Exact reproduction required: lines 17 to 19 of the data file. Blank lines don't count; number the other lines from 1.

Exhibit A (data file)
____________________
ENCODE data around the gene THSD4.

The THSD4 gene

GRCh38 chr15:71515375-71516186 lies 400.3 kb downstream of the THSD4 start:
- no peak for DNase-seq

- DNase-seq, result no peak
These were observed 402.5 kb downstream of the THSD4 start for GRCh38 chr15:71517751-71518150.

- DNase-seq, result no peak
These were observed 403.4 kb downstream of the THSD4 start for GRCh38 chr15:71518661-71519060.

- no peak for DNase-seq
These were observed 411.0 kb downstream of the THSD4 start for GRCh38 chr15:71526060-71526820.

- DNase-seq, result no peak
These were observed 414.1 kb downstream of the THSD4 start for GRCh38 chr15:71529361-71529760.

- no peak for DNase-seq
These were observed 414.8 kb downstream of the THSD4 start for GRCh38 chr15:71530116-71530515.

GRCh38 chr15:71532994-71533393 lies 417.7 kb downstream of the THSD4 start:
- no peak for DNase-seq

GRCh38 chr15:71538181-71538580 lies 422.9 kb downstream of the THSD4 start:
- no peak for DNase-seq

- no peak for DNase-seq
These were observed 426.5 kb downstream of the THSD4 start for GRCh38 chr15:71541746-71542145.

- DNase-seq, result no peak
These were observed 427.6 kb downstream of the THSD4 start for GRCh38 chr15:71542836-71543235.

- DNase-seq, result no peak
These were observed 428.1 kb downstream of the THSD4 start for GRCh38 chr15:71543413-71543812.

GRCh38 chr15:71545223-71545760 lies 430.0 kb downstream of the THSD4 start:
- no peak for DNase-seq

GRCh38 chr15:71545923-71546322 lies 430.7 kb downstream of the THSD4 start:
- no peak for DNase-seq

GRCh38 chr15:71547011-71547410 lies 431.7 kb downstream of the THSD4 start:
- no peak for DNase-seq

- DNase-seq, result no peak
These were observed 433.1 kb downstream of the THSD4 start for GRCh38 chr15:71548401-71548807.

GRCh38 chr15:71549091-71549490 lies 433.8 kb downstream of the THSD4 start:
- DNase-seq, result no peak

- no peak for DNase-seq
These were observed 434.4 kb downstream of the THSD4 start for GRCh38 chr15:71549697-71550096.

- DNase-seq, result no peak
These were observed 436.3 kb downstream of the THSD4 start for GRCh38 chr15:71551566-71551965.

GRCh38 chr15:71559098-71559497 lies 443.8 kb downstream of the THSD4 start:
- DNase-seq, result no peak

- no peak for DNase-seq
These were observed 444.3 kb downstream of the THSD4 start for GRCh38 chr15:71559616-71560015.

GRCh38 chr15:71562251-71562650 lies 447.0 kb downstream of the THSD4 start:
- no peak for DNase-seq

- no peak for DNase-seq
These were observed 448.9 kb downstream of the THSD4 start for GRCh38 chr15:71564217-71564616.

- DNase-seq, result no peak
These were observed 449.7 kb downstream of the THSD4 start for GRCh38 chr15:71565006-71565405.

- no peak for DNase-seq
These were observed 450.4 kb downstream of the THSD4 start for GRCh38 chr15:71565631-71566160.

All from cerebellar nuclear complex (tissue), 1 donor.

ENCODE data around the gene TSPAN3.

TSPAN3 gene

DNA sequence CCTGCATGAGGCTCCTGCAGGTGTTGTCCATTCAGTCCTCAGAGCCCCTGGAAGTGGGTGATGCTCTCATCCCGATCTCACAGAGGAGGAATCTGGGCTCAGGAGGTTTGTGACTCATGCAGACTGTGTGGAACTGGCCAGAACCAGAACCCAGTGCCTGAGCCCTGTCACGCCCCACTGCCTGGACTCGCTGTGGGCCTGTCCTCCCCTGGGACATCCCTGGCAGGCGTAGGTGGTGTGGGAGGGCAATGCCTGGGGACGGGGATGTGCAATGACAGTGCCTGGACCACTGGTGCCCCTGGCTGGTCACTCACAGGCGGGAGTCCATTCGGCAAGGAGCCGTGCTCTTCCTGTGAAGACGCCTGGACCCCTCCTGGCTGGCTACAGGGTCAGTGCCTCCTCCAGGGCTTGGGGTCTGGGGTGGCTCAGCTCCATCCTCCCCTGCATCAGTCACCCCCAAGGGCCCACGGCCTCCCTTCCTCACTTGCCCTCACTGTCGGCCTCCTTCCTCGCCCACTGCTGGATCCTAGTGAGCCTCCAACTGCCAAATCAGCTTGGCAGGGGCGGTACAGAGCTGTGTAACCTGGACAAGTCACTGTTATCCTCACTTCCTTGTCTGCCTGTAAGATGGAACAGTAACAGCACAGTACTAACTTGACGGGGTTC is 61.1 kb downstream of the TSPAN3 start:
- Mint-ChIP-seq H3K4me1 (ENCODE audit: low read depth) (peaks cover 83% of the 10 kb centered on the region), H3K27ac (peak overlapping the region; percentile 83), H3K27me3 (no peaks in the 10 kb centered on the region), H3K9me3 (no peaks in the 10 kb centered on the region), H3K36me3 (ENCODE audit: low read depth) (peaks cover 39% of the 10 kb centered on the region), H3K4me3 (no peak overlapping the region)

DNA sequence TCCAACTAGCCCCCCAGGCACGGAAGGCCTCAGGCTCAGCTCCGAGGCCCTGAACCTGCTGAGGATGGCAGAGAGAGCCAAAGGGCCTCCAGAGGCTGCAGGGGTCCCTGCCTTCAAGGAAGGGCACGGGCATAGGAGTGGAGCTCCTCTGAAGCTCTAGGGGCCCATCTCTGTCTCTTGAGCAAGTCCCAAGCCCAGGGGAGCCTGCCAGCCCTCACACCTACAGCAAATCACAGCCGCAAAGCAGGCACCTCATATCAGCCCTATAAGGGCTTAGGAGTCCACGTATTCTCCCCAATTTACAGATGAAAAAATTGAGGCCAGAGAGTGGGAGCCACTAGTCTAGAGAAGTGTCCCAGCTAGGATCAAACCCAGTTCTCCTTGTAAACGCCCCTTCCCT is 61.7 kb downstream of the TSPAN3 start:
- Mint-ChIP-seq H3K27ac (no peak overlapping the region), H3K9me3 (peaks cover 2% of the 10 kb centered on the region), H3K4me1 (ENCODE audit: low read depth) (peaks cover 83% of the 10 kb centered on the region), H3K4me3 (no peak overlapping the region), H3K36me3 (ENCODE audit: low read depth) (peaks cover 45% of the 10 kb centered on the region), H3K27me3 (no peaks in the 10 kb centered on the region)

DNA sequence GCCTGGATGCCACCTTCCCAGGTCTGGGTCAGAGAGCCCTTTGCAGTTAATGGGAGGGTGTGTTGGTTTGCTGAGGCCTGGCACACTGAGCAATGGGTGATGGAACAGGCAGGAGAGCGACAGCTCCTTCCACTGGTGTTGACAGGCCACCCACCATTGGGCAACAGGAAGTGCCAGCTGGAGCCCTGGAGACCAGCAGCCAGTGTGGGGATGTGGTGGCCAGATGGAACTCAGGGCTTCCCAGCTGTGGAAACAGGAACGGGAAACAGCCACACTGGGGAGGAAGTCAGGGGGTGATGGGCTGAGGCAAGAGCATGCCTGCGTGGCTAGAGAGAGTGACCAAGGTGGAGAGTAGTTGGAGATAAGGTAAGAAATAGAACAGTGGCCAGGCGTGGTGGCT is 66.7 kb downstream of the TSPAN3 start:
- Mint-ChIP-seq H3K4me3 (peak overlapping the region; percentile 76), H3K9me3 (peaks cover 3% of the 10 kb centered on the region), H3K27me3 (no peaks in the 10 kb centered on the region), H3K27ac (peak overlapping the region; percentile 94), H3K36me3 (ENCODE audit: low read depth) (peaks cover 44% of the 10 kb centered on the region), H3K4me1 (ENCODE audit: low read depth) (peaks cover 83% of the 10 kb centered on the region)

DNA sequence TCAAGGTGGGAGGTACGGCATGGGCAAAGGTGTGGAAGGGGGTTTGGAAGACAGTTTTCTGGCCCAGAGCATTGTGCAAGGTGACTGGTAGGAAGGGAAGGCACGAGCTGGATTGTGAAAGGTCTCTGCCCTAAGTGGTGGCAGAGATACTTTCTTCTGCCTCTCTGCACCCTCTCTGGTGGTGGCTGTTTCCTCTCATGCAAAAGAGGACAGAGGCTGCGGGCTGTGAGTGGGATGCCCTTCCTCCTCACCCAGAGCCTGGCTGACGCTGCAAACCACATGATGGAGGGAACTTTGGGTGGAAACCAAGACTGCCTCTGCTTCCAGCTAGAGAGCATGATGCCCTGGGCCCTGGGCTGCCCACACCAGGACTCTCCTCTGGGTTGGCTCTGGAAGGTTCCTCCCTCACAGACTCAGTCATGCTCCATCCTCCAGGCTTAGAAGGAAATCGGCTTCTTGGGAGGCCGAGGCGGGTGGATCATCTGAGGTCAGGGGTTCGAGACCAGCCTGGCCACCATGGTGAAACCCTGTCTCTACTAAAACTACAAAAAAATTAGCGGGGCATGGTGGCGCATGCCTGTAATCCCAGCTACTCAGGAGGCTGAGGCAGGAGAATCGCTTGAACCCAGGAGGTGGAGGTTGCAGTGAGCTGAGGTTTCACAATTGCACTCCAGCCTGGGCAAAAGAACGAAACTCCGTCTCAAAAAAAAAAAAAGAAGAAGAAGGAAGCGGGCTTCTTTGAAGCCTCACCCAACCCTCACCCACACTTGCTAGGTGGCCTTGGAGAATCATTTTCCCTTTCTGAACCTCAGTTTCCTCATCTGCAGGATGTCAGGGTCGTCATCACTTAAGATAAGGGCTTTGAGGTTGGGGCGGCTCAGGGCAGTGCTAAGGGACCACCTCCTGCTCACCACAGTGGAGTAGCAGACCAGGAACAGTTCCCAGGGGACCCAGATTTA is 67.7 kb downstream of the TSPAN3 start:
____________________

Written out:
GRCh38 chr15:71538181-71538580 lies 422.9 kb downstream of the THSD4 start:
- no peak for DNase-seq

- no peak for DNase-seq